Residents of Iceland have voted for their constitution to be rewritten in the wake of the 2008 banking crisis, electing to take greater control of natural resources such as fish and geothermal energy, results of a referendum showed on Sunday.
The collapse of the island’s heavily indebted banks led to demands for change after accusations of cronyism between the political elite and business.
With two-thirds of votes counted on Sunday, 66 percent had answered “yes” to that question. Turnout was 49 percent of the island’s more than 235,000 eligible voters, broadcaster RUV said.
“This is a very clear conclusion for parliament. The majority of voters want changes in all the topics asked about in the vote,” said Thorolfur Matthiasson, an economist at the University of Iceland.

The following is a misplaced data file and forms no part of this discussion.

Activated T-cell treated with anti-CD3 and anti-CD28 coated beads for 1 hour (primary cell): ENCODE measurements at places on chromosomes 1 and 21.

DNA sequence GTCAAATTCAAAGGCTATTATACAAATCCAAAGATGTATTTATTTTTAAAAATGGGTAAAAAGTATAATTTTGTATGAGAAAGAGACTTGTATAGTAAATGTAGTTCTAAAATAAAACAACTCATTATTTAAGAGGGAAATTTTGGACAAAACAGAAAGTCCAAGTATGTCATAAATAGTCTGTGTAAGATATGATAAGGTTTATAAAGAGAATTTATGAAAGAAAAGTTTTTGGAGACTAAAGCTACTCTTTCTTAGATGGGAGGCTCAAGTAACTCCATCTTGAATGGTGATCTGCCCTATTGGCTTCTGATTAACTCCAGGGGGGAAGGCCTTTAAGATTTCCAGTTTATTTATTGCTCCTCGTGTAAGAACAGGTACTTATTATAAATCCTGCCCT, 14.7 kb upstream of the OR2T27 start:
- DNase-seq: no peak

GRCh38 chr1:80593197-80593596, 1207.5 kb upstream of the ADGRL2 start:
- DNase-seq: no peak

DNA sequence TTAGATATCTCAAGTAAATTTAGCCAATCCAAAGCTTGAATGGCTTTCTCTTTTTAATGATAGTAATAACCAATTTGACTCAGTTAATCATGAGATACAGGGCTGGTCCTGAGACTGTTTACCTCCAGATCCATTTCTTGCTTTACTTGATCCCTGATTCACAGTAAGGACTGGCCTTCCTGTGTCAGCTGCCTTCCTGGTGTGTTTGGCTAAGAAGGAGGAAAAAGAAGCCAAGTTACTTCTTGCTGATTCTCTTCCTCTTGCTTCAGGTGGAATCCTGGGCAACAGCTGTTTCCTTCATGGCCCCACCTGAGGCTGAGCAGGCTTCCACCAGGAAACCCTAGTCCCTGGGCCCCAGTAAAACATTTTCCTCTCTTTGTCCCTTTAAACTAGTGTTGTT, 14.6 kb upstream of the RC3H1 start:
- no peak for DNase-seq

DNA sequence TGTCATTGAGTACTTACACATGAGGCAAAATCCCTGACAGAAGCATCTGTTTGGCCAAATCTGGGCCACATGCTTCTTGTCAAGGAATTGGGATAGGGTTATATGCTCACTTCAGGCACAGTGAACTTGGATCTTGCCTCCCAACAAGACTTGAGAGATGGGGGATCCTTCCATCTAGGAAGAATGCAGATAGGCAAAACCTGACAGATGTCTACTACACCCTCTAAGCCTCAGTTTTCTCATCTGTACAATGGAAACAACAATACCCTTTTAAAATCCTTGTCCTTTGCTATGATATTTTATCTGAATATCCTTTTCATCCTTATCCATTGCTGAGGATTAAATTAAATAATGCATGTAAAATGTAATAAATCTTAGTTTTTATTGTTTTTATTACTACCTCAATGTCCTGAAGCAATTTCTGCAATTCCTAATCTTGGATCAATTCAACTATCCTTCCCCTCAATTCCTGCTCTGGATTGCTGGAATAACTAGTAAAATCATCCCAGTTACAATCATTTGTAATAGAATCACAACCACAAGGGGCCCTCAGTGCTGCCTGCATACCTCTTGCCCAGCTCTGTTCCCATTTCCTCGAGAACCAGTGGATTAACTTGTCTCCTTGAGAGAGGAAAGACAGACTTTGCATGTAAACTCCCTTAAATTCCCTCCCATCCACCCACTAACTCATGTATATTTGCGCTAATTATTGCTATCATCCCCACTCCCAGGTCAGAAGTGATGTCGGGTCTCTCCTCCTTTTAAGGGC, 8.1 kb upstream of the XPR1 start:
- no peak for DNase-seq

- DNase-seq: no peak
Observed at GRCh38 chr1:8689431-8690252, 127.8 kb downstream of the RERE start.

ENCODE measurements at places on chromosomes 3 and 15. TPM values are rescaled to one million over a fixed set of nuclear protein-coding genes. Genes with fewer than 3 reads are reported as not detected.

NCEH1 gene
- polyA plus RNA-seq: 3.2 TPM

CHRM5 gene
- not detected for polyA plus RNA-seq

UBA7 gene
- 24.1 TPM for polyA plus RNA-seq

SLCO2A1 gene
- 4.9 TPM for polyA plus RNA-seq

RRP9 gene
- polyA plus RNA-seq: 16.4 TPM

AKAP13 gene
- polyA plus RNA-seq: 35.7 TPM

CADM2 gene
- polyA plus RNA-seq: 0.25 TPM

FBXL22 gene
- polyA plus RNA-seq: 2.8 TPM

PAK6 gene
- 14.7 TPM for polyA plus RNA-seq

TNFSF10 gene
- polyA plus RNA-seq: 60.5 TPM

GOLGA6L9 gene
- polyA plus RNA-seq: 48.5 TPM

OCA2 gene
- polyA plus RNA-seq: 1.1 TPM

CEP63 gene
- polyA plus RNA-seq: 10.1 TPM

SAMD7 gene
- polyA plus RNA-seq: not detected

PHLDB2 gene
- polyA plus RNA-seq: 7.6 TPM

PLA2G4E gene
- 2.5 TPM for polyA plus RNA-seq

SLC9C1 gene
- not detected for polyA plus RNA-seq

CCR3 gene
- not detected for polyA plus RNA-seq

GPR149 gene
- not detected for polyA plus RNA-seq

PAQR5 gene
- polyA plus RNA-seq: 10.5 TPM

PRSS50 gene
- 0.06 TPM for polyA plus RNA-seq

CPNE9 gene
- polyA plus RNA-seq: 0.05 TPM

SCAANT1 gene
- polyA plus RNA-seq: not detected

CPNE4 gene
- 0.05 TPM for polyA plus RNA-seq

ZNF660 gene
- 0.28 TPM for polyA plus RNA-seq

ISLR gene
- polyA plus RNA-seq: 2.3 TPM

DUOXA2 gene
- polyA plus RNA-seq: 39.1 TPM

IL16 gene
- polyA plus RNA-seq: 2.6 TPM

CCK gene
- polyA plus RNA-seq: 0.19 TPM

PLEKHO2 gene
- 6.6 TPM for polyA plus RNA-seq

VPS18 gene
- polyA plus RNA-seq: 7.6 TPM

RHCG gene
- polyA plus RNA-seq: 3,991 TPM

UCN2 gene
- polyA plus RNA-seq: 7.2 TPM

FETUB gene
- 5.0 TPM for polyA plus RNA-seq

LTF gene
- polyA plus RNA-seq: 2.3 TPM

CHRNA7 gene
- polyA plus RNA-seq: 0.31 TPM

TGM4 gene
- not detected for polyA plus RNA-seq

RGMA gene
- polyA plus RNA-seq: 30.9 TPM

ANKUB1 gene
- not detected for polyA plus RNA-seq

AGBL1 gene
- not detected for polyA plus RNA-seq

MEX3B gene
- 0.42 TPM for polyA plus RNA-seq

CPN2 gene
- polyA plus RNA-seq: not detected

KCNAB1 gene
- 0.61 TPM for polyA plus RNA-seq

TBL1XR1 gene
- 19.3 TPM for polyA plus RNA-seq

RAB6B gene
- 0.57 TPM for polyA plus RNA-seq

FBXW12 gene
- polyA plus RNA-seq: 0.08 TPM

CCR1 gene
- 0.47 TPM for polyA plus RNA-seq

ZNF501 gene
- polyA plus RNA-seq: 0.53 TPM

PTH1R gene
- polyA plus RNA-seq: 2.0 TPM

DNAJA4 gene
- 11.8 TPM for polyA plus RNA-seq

He noted 80 percent had voted to declare all non-privately owned natural resources as “national property”.
Fishing accounts for about 7 percent of the economy with fishing rights currently farmed out under a system of quotas which critics say have benefited a select few. Backers of the system say it has led to sound management of fish stocks.
“There will be pressure to change the fishing quota system because people want a bigger share of income from fishing and other natural resources,” said Matthiasson.
Control of the island’s natural resources remains a sensitive issue. Plans by a Chinese tycoon to buy rural land were blocked by the government last year. He is to lease the land instead.
In 2011, a Canadian company also faced protests – led by singer Bjork – and eventually agreed to reduce its stake in a geothermal power company.